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This story was originally published by Hakai Magazine and appears here as part of the Climate Desk collaboration.

Kelp is common along temperate shorelines around the world. For millennia, this large brown algae has been vital to coastal Indigenous Peoples. In Washington state and British Columbia, kelp is a traditional food source, a focus for commercial cultivation, and habitat for critically endangered and threatened species like rockfish and young salmon. It’s hard to overstate kelp’s value. For the Jamestown S’Klallam Tribe, says shellfish biologist Annie Raymond, “You can’t quantify how important this biodiversity is, culturally.”

But over the past four decades, warming water and other factors have been killing kelps across the Salish Sea. So this summer, Raymond and her team will be hunting for kelp spores — colloquially called seeds — in the Juan de Fuca Strait, part of an ongoing effort to build an emergency fund for kelps, says Raymond, and ensure their future in the tribe’s traditional territory.

To face the pressing need to preserve kelp biodiversity, the Jamestown S’Klallam Tribe is partnering with the Puget Sound Restoration Fund (PSRF) and other tribes, universities, and organizations to expand a seed bank for Washington kelps as part of the Puget Sound Kelp Conservation and Recovery Plan.

Begun in 2010 by researchers at the University of Wisconsin-Milwaukee, the existing seed bank houses a collection of bull kelp spores from the Washington coast. Currently, the spores are housed in Wisconsin, but in the coming months, the collection will be moved to a US National Oceanic and Atmospheric Administration (NOAA) Fisheries research station in Manchester, Wash.

The expanding seed bank, says Raymond, is designed to preserve vulnerable kelp species for future restoration. While the tribe will only collect spores along the Juan de Fuca Strait, “the seed bank allows the tribe to contribute to habitat protection,” she says. “We want to help build resilience across the region.” The PSRF will also contribute to the seed bank, sampling sites along the Washington coast.

Jodie Toft, PSRF’s deputy director, says it’s taken years to build the infrastructure necessary to house such a precious resource at the Manchester Research Station for the long haul. Although the seed bank will house thousands of samples in a refrigerator no bigger than one in a typical kitchen, “we needed to make sure that our kelp lab was going to be able to keep the seed bank alive,” says Toft.

Unlike many terrestrial plant seeds, which can be dried and stored for decades and remain viable, storing kelp for extended periods is more complex. To reproduce, explains Raymond, kelps release zoospores that develop into male and female gametophytes. To keep them viable, scientists store kelp gametophytes under red light, in low iron environments, or in a freezer, which puts it in a kind of arrested development. This means that the new bank needed to keep conditions tightly controlled, with emergency measures in case the power goes out.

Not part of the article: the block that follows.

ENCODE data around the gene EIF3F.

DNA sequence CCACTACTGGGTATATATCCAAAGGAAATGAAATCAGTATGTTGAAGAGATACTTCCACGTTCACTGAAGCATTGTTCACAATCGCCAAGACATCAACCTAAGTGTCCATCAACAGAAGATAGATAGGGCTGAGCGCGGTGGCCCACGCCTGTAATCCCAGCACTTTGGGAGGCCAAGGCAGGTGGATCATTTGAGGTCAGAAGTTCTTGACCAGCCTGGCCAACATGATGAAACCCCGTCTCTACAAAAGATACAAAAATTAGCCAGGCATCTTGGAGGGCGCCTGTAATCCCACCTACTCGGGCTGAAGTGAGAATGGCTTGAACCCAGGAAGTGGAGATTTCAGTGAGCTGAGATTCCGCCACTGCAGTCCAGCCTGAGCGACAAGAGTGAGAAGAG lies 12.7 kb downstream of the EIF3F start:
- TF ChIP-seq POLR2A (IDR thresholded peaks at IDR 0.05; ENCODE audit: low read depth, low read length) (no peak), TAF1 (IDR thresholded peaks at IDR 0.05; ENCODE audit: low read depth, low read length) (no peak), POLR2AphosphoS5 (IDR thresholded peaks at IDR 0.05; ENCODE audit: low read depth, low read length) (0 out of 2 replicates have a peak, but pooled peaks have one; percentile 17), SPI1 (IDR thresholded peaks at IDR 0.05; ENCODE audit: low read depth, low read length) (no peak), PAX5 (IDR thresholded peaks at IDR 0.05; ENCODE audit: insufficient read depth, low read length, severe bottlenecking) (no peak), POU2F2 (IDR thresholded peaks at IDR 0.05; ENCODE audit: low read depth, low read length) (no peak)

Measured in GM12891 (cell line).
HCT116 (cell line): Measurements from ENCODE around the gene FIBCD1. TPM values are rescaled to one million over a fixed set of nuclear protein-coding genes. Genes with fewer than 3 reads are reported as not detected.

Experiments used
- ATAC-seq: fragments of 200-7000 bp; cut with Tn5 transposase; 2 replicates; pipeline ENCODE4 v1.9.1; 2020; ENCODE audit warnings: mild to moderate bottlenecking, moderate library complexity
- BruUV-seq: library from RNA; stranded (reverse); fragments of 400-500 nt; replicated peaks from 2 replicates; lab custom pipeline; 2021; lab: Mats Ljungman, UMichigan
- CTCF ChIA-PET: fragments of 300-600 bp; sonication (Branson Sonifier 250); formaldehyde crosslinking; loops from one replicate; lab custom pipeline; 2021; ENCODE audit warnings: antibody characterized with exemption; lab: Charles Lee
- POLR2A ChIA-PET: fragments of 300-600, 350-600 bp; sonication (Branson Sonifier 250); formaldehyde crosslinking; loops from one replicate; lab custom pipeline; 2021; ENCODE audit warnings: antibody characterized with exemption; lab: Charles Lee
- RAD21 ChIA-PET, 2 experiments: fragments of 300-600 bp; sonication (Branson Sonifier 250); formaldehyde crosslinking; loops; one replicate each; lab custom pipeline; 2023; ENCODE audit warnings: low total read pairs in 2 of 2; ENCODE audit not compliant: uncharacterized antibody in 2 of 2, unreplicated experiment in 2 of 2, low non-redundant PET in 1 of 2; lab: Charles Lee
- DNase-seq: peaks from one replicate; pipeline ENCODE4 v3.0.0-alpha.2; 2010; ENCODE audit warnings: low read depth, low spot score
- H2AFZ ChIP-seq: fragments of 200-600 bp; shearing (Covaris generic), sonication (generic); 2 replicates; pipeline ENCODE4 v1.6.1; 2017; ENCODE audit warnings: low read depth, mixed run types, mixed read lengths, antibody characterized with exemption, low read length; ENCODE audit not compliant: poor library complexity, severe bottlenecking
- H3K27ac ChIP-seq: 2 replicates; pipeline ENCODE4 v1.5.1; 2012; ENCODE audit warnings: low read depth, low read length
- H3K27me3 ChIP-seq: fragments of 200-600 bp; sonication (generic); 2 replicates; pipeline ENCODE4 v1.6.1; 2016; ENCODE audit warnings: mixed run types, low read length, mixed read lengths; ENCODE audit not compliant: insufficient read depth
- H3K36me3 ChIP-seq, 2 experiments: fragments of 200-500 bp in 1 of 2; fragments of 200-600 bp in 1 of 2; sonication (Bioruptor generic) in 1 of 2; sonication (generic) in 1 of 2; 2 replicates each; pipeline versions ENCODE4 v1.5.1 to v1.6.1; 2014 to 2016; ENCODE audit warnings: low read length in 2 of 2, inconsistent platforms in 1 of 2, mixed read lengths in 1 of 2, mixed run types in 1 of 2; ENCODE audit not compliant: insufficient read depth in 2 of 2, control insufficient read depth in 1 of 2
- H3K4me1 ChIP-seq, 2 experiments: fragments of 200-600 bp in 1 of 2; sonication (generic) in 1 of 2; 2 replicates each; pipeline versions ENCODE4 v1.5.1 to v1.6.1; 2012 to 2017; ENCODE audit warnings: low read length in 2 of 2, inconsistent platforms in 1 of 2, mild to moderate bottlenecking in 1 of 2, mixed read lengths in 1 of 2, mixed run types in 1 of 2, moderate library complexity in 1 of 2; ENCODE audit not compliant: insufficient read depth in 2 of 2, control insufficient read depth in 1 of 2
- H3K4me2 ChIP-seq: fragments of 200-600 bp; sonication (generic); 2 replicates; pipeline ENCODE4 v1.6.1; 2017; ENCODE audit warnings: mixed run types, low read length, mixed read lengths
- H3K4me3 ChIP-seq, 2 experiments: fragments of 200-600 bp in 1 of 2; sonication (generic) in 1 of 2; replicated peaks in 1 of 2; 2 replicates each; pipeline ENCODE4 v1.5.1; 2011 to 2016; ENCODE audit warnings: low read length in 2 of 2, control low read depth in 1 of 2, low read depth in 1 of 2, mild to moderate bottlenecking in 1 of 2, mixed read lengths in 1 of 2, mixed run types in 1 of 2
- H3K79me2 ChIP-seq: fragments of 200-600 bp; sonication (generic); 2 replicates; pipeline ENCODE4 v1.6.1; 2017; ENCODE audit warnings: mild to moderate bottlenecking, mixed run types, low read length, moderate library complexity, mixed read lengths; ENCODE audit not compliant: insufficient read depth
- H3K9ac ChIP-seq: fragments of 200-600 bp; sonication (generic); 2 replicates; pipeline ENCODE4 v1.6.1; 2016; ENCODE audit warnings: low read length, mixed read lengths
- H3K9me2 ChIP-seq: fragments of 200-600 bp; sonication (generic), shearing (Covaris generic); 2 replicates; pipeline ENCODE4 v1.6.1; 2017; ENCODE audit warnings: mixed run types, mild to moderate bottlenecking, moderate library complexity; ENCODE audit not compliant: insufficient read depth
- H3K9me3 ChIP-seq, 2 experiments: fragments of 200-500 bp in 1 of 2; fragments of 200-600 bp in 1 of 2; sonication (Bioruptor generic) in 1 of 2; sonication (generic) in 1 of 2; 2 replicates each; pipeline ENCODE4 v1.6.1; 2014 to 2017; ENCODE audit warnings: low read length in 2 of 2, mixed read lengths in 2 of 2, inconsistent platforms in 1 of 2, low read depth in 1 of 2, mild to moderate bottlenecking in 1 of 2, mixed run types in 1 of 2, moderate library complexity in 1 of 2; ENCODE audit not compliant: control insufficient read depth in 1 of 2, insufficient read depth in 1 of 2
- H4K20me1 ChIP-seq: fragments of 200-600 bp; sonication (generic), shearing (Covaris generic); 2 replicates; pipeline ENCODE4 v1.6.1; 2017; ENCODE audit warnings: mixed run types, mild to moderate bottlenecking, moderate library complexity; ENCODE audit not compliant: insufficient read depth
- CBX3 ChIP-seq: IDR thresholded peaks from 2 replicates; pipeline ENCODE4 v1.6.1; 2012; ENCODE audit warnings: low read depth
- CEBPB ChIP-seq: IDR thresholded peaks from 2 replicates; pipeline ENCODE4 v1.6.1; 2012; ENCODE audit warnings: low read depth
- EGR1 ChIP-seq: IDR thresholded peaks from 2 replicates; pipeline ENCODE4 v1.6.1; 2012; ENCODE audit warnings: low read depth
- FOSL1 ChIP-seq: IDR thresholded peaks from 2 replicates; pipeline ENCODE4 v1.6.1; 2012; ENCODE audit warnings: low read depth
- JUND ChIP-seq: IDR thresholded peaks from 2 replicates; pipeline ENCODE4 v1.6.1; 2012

The PSRF seed bank is just one of several kelp seed banks in California, Oregon, Alaska, and British Columbia. Simon Fraser University plant biologist Liam Coleman, who is working to start another kelp seed bank in British Columbia, says there’s an urgent need to make and maintain these kinds of biobanks. “The number one priority is just to make sure that biodiversity is backed up,” says Coleman. By preserving genetic diversity, scientists hope to give species the best chance they can to cope with future environmental challenges.

Preparing for the worst with a #kelp seed bank. #Biodiversity #ClimateCrisis #KelpSeedBank

Seed banks will also give people in the future a chance to reforest kelps with the same genes that existed in the region in the first place, maximizing the chances that kelps will thrive.

“The gold standard for restoration is to replicate what was lost in the place where it was lost,” says Toft. Raymond hopes restoration in the future won’t be necessary. But if it is, and all goes as planned, “even 50 or 100 years in the future” the Jamestown S’Klallam Tribe will be able to access the seed bank.

It’s not just the Jamestown S’Klallam who will benefit. Todd Woodard, the infrastructure and resources executive director of the Samish Indian Nation, says that in Samish territory, kelp populations have declined by 36 per cent from 2006 to 2016. Woodward expects his community will use the seed bank to reseed some of their restoration sites.

Yet, as NOAA’s Manchester seed bank nears completion, the Jamestown S’Klallam Tribe will have to make crucial decisions about which kelp species to preserve. “We know bull kelp will be one,” says Raymond, “but there are also a number of understory kelps that we want to study.”

Time, however, is already running short for Salish Sea kelps. Biodiversity is still high in the Juan de Fuca Strait, but other parts of Puget Sound have already lost nearly all of their bull kelp, and for some remaining populations, genetic diversity is exceedingly low. That’s why Raymond knows they need to work fast.

“The tribe has countless cultural resources that are intertwined with kelp,” she says. “You don’t know what’s going to happen in the future.”